Almost 15,000 full-time undergraduate students responded to the Times Higher Education survey
Students at the University of Bath are the happiest in Britain, according to a new survey.
A Times Higher Education (THE) student survey showed while some universities had better their performance last year, overall across the UK student satisfaction – or happiness – had fallen.
The THE survey asks students to assess campus facilities, industry connection and cheap amenities – as well as the more traditional benchmarks, such as assessed learning and teaching standards.
Last year’s winner, Sheffield, dropped to third place, while Loughborough University came in third place, appearing to cemment the dominance of campus-based universities in the leading positions.
Three universities – Nottingham, Dundee, and Durham – dropped off the top ten but two new entries, the University of Surrey and Newcastle University, joined at sixth and tenth place respectively.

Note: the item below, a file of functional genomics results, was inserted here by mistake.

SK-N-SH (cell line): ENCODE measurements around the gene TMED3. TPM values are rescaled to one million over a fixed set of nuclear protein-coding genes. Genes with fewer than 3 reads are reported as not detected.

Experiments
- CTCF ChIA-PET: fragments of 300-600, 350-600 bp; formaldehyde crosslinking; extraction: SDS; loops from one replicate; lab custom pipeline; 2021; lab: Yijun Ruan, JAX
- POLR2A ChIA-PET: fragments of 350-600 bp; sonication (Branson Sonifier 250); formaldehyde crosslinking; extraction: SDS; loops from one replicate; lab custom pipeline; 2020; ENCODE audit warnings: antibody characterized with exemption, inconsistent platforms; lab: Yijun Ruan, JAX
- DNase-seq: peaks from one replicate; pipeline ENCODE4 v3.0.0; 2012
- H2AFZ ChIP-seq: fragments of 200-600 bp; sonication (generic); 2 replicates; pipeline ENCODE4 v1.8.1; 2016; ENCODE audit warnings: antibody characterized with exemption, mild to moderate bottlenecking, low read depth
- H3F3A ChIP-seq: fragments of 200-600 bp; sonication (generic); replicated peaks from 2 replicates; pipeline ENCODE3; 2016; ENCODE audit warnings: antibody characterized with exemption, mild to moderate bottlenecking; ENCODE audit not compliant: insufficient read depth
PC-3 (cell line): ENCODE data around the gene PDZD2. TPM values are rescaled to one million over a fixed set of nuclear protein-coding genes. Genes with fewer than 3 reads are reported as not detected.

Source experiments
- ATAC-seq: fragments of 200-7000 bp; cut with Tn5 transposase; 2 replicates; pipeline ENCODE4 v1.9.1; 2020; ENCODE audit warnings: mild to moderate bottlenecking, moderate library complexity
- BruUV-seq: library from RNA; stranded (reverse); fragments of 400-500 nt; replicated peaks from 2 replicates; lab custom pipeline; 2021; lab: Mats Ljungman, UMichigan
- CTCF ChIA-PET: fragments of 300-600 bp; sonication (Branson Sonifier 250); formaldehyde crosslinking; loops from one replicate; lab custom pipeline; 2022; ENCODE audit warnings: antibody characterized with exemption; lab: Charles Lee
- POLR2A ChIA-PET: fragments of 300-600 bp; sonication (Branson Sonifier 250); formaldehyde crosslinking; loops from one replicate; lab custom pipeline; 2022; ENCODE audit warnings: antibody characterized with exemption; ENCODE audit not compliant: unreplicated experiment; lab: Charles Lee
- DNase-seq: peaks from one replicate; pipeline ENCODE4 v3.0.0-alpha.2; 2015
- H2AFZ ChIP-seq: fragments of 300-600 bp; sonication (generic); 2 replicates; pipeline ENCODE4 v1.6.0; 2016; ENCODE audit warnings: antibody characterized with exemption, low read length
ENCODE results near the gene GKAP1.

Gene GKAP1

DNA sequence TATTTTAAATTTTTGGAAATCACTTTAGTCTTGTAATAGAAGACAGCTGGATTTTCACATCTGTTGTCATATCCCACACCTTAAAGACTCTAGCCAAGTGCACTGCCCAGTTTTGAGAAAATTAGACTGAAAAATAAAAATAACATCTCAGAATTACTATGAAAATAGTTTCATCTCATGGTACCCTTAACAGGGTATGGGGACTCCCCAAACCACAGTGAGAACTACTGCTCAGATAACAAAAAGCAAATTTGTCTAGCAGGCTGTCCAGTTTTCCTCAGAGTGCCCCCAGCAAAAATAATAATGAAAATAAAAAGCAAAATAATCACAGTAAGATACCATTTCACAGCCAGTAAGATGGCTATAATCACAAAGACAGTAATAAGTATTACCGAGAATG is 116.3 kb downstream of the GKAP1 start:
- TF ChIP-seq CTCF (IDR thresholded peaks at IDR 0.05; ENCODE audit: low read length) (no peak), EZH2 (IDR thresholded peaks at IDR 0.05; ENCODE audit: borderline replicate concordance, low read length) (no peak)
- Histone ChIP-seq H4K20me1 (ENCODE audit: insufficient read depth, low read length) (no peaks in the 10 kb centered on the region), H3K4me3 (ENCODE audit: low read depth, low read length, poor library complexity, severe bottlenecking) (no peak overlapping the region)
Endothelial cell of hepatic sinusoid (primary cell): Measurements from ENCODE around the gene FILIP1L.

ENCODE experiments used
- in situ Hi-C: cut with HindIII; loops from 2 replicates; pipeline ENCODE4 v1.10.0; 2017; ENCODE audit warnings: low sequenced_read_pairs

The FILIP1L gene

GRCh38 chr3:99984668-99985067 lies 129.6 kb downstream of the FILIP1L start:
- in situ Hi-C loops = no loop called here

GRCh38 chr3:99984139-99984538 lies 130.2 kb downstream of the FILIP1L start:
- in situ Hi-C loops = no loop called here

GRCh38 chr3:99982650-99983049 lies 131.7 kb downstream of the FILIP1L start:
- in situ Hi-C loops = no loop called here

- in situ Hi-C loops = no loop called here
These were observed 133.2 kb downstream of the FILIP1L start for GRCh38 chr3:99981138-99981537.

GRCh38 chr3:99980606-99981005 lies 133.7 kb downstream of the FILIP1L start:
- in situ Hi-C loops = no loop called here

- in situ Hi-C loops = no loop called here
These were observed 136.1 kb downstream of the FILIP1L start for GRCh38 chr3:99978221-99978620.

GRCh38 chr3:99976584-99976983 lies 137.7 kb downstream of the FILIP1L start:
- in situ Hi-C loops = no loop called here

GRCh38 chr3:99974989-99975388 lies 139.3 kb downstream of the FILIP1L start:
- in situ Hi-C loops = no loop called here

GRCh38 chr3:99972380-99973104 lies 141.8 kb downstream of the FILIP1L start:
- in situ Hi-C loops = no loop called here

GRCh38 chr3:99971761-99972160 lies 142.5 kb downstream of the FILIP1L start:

Although Oxford and Cambridge both made the top ten, neither made the top of the table.
Around 14,700 full-time undergraduate students took part in the tenth annual survey, rating 21 different aspects of university life, showing that the average overall score had fallen from 75.5 to 74.7.
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Editor of the Times Higher Education magazine John Gill suggested that the slight drop in satisfaction may be due to increasing student numbers.
“The easing of student number controls has led to significant expansion by some universities and competition for students is set to increase further with the uncapping of student places this autumn,” Mr Gill told the Times. “This is putting new pressure on the student experience as institutions change in size and shape.”